Goals v the New Art History

Goals. So many of them. So many we’re wondering when it all stops and reverts to the type set four years ago in South Africa (as I put the finishing touches on this piece I’m witnessing Nigeria drawing nil-nil with Iran. Maybe it stops now). Good ones, excellent ones, scuffed ones, ambiguous ones, ghost ones with Giovanni dos Santos’ ‘offsides’ and Raheem Sterling’s near-miss, Only four teams out of twelve at time of writing have failed to score, a sign of their utter abjection in this tournament. I’ve just watched Germany and Thomas Muller put four and three past Portgual respectively. I’m getting used to the feel of writing “3” on my wallchart. All of this you know.

In White Angels: Beckham, the Real Madrid, and the New Football, John Carlin’s account of the first galáctico era at the Bernabéu, we are invited to share in the following fantasy:

Hundreds of years from now museum visitors will stand in reverent silence before the collected works of Zinedine Zidane. They will admire video sequences of goals the French master scored, supreme among which will be the volley from the edge of penalty area to roof of net that won Real Madrid the European Cup against Bayer Leverkusen in Glasgow. But connoisseurs of the ancient discipline, future footballing PhD’s, may form a more lasting attachment to the rarer points of Zidane’s art; they may be more taken by the subtleties of his cushioned first touch, more entranced by the great goals that never were.

As an Art Historian writing a kind of “footballing PhD”, I’m intrigued by the topography of this imaginary scenario. What would an academic discipline which took goals as its most sterotypical object of study look like? Carlin’s model is connoisseurial, like the model of scholarship which was rejected by the post-stucturalist inspired “New Art History” from the 1970s onwards (but not, it should be mentioned, by subsequent generations of students, who in 2014 still appear in the main to want to “rhapsodise over Titian”, as a nameless colleague put it). Carlin’s Football History seems to want to abstract goals from their essential context, though in this it is only following the contours of folk wisdom as far as goals are concerned: “goals” tend to be discussed in abstracted terms, for the sake of convenience.

Mario Balotelli’s scoring header against England on Saturday was, in the most expedient sense, Mario Balotelli’s goal, but to get a true measure of what transpired in that passage of play one would also have to consider the goal as in part “belonging” to Antonio Candreva, who was responsible for the ball occupying the particular area of space from which Balotelli plucked it, to the goalkeeper who didn’t make it across his line in time, and so on. But no, we’ll attribute the goal to Balotelli, because the “performative authorial focus” (this phrase is borrowed from Giampaolo Bianconi, who uses it in a quite different context) usually suffices as an explanatory principle. In this, goals are a lot like paintings – as Alexander Nagel and Christopher S. Wood reflect in their book Anachronic Renaissance, the tendency to consider historic artworks which were the product of a master’s workshop, not to say the social and historic context of their time, as the creation of lone, named individuals ‘raises a protest against the powerful and perhaps finally irrefutable thesis that agency can never really be localized but is instead always dispersed across a field of persons and events.’ Here, for once, it’s Balotelli that gets to be Giotto.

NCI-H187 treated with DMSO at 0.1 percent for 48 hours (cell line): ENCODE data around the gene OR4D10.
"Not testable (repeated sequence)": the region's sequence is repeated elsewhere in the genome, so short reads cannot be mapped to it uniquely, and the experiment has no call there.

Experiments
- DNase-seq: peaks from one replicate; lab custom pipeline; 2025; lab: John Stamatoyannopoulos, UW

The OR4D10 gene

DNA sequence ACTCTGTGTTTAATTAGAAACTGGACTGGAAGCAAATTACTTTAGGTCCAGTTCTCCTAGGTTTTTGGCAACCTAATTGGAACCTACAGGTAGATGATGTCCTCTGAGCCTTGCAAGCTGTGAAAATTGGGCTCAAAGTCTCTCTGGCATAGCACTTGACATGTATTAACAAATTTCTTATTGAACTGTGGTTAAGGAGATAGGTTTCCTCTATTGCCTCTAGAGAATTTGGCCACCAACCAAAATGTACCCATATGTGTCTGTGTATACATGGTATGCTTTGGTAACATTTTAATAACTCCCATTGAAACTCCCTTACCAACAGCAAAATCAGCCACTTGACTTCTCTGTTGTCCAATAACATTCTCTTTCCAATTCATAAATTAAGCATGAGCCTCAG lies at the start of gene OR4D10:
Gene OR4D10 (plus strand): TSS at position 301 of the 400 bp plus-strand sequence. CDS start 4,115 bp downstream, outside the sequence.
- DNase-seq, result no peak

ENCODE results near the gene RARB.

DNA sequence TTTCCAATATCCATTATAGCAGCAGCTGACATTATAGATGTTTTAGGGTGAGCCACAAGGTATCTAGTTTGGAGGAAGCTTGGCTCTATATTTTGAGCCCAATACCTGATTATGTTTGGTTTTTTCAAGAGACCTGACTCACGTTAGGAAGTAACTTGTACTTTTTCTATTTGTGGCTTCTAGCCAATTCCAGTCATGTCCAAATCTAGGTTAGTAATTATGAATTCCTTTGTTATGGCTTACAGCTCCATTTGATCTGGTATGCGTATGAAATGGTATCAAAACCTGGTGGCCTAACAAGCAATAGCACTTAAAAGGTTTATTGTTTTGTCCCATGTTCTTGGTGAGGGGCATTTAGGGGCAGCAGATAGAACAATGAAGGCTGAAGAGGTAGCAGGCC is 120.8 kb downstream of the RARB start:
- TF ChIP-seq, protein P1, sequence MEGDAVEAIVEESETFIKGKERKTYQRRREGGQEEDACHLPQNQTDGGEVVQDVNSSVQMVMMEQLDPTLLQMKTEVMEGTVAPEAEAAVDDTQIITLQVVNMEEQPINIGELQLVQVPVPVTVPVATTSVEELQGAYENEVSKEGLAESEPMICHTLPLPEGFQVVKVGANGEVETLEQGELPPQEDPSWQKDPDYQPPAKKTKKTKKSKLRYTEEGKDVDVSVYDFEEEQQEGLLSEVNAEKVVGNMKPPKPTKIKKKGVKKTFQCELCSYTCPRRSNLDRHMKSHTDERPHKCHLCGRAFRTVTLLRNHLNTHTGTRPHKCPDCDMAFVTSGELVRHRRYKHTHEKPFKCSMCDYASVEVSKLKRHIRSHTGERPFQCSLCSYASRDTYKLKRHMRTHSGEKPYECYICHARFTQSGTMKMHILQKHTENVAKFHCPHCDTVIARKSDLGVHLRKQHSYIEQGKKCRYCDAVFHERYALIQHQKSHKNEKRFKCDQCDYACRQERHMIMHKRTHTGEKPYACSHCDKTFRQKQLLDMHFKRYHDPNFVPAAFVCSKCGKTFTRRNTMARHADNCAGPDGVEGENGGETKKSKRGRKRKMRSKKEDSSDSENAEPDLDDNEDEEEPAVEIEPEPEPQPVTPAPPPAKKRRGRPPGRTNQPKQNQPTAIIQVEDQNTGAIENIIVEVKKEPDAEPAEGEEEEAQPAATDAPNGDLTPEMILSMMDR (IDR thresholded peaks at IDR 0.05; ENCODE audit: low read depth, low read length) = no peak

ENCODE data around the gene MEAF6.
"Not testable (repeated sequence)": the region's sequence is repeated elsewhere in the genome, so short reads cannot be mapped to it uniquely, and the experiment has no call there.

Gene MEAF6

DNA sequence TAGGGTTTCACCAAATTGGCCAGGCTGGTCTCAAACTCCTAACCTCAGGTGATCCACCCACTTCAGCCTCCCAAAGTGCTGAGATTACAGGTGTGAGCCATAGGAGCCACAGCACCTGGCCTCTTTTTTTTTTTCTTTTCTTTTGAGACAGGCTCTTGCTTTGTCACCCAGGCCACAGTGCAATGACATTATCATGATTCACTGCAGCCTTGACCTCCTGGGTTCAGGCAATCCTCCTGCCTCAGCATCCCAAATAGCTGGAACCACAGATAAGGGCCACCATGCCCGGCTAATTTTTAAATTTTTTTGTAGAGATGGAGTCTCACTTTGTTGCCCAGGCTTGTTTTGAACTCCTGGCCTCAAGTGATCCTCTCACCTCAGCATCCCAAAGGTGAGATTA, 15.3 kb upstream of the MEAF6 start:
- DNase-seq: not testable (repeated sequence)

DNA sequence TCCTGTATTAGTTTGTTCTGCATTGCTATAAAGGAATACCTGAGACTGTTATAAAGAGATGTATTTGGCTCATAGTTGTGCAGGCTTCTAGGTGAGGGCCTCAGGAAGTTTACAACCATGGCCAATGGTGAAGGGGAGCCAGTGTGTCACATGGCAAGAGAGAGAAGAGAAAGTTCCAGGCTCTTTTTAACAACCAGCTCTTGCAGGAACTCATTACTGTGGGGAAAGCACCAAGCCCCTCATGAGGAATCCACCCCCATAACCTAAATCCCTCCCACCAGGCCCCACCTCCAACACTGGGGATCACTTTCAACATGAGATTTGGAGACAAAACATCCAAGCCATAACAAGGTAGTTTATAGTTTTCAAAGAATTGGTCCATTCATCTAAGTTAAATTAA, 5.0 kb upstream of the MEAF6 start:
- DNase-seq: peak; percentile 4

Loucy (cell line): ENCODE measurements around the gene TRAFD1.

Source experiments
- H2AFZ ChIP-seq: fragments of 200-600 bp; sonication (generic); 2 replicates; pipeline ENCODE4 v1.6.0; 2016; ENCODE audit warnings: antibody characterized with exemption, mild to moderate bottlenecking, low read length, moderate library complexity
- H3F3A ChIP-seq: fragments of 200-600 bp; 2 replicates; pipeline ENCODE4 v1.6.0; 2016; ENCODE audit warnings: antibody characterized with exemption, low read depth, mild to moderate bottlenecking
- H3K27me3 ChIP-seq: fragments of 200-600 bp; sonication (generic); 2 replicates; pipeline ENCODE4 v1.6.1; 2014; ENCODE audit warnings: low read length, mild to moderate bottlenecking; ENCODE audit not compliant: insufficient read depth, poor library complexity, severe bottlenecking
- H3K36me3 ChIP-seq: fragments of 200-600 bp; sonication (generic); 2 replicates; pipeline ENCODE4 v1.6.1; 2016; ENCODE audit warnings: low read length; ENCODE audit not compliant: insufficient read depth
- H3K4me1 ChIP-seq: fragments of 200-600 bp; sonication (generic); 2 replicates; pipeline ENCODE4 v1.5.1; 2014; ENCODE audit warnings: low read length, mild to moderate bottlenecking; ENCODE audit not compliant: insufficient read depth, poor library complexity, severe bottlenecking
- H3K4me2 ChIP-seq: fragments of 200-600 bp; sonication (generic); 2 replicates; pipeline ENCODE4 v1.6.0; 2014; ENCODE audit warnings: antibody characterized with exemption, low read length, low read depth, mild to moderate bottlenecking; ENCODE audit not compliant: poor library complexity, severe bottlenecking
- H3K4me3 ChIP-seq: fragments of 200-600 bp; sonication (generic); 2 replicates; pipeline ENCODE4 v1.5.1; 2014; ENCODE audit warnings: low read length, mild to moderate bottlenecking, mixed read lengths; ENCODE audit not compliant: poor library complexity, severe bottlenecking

One can critique all one wishes, but the fact is that when goals are flying in from all corners rhapsody is inevitable. What’s more, this World Cup hasn’t only seen a glut of goals, but there have been goals the likes of which I don’t feel I’ve ever seen before (there’s another tick on the New Art History’s list of critical canards – the myth of originality). Robin van Persie’s header against Spain is a given – the reproducibility of that “flying Dutchman” posture indicates that something unprecedented had happened, that van Persie had found a new way to get a looping header to rise and dip just so. Keisuke Honda’s goal against Ivory Coast is another treasure: I love the sense that slow-motion replays of the goal give of an absolutely precipitous sense of balance, the rag-doll physics of that strike. Haris Seferović‘s injury-time winner against Ecuador makes up my holy trinity of the tournament so far: the near-Benjamin Massing level of violence in that tackle on Valon Behrami, the way he rolls through it and comes out the other end as if nothing had happened, the whipped crosses and the roof-of-the-net finish: if Carlin’s fantasies ever come to pass, I hope this relative obscurity receives the scholarly attention it’s due.

Posted by Luke Healey

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